On New Year’s Eve thousands of protesters gathered for a candlelight vigil in many public venues set aside to usher 2009, a protest tactic used last year (pictured, June protests against law allowing US meat imports). Even the Bosingak bell tower on Seoul’s Jong-no (Bell Street) was the scene of a demonstration.
Online meeting places like the Anti-MB Café, the Society of Candlelight Demonstration Arrestees and Citizen Action to Eradicate Traitorous Groups spread the word to get out as many people as possible.
Trade unions like the National Union of Media Workers (NUMW) and the Korean Teachers and Education Workers Union (KTU) also joined the initiative.
Using candles demonstrators wrote protest slogans on the streets against the policies promoted by the government of the Grand National Party, which holds a comfortable majority in parliament.
About 160 police squads were also deployed in the Bosingak area to monitor the protest.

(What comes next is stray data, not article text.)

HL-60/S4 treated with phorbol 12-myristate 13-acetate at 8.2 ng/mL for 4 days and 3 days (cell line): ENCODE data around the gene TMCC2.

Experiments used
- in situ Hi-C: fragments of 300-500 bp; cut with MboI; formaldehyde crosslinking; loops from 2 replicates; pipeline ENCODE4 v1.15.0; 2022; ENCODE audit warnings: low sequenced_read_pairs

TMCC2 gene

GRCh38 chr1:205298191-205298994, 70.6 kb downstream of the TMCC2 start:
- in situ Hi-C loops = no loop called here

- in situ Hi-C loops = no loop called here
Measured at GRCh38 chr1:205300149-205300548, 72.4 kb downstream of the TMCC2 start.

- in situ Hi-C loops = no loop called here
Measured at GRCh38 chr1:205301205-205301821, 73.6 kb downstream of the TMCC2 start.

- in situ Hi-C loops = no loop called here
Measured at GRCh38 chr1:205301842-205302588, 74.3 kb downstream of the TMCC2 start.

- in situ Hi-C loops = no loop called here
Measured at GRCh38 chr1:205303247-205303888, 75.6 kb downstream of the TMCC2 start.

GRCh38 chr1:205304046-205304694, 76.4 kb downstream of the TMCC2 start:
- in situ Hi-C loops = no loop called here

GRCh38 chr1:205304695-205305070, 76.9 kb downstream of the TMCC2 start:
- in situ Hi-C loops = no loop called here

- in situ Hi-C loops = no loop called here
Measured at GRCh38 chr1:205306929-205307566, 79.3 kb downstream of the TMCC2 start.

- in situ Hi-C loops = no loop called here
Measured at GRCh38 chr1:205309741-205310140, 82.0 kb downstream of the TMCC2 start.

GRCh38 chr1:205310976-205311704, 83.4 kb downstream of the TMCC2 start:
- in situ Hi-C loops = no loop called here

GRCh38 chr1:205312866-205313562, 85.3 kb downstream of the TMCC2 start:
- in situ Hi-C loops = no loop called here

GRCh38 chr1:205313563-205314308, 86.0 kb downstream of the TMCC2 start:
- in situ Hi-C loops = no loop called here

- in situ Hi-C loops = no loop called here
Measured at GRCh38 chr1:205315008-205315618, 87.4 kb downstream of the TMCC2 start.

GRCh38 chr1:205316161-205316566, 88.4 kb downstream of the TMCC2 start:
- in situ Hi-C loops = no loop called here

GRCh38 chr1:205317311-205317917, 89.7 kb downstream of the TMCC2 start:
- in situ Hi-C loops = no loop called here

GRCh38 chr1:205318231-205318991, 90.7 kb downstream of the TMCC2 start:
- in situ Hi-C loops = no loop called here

“Today’s candlelight demonstration is a warning that if they continue to ignore the will of the people, they will be judged for it in due time,” said walk supervisor Rev Jeong Yeon-gil.
NUMW members took part in the demonstration to protest against the government’s media laws, pledging they would continue their action in early 2009.
About 2,000 union members had gathered in front of the National Assembly building on Wednesday afternoon for a general strike assembly to protect democracy against what they see as a media grab.
In the evening, they met in front of the Korea Press Center on Sejongno Boulevard for a candlelight demonstration to inform people about the purpose and goals of their action.